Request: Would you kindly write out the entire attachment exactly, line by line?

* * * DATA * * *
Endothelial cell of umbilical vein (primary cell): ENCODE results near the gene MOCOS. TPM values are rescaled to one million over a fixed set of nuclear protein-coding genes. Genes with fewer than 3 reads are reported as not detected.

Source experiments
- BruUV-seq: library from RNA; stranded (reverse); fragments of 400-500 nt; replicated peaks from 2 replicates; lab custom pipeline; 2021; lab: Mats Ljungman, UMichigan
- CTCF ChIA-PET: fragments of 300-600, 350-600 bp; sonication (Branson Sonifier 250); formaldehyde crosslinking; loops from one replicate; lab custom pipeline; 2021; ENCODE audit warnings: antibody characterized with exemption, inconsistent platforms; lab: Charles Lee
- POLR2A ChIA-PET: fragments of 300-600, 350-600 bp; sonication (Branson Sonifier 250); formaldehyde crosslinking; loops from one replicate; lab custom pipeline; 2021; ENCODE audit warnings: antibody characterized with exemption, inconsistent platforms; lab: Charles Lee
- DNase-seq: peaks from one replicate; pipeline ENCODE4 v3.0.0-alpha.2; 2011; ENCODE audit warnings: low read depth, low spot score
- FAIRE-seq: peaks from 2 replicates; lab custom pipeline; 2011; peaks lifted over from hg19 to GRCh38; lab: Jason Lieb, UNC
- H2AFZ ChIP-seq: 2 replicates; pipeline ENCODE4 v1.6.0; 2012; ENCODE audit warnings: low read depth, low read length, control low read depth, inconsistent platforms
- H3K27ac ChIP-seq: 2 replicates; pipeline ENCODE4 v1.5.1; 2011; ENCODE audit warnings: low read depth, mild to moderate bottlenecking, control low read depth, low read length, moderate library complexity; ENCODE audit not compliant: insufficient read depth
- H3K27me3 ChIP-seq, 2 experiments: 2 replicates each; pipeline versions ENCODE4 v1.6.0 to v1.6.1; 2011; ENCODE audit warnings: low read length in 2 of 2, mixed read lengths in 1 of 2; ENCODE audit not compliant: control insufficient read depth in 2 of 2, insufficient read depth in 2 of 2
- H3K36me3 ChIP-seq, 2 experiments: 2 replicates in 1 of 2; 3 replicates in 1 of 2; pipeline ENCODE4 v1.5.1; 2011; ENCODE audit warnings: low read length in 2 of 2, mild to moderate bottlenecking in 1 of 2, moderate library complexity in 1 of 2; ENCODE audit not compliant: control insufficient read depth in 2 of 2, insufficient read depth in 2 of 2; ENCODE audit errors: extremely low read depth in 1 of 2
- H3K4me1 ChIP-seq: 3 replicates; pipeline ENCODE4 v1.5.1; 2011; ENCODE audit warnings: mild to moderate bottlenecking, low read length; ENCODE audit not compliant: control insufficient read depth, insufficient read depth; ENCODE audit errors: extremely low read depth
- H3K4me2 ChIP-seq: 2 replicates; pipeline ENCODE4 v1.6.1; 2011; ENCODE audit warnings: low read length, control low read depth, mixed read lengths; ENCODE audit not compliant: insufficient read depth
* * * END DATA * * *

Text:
Endothelial cell of umbilical vein (primary cell): ENCODE results near the gene MOCOS. TPM values are rescaled to one million over a fixed set of nuclear protein-coding genes. Genes with fewer than 3 reads are reported as not detected.

Source experiments
- BruUV-seq: library from RNA; stranded (reverse); fragments of 400-500 nt; replicated peaks from 2 replicates; lab custom pipeline; 2021; lab: Mats Ljungman, UMichigan
- CTCF ChIA-PET: fragments of 300-600, 350-600 bp; sonication (Branson Sonifier 250); formaldehyde crosslinking; loops from one replicate; lab custom pipeline; 2021; ENCODE audit warnings: antibody characterized with exemption, inconsistent platforms; lab: Charles Lee
- POLR2A ChIA-PET: fragments of 300-600, 350-600 bp; sonication (Branson Sonifier 250); formaldehyde crosslinking; loops from one replicate; lab custom pipeline; 2021; ENCODE audit warnings: antibody characterized with exemption, inconsistent platforms; lab: Charles Lee
- DNase-seq: peaks from one replicate; pipeline ENCODE4 v3.0.0-alpha.2; 2011; ENCODE audit warnings: low read depth, low spot score
- FAIRE-seq: peaks from 2 replicates; lab custom pipeline; 2011; peaks lifted over from hg19 to GRCh38; lab: Jason Lieb, UNC
- H2AFZ ChIP-seq: 2 replicates; pipeline ENCODE4 v1.6.0; 2012; ENCODE audit warnings: low read depth, low read length, control low read depth, inconsistent platforms
- H3K27ac ChIP-seq: 2 replicates; pipeline ENCODE4 v1.5.1; 2011; ENCODE audit warnings: low read depth, mild to moderate bottlenecking, control low read depth, low read length, moderate library complexity; ENCODE audit not compliant: insufficient read depth
- H3K27me3 ChIP-seq, 2 experiments: 2 replicates each; pipeline versions ENCODE4 v1.6.0 to v1.6.1; 2011; ENCODE audit warnings: low read length in 2 of 2, mixed read lengths in 1 of 2; ENCODE audit not compliant: control insufficient read depth in 2 of 2, insufficient read depth in 2 of 2
- H3K36me3 ChIP-seq, 2 experiments: 2 replicates in 1 of 2; 3 replicates in 1 of 2; pipeline ENCODE4 v1.5.1; 2011; ENCODE audit warnings: low read length in 2 of 2, mild to moderate bottlenecking in 1 of 2, moderate library complexity in 1 of 2; ENCODE audit not compliant: control insufficient read depth in 2 of 2, insufficient read depth in 2 of 2; ENCODE audit errors: extremely low read depth in 1 of 2
- H3K4me1 ChIP-seq: 3 replicates; pipeline ENCODE4 v1.5.1; 2011; ENCODE audit warnings: mild to moderate bottlenecking, low read length; ENCODE audit not compliant: control insufficient read depth, insufficient read depth; ENCODE audit errors: extremely low read depth
- H3K4me2 ChIP-seq: 2 replicates; pipeline ENCODE4 v1.6.1; 2011; ENCODE audit warnings: low read length, control low read depth, mixed read lengths; ENCODE audit not compliant: insufficient read depth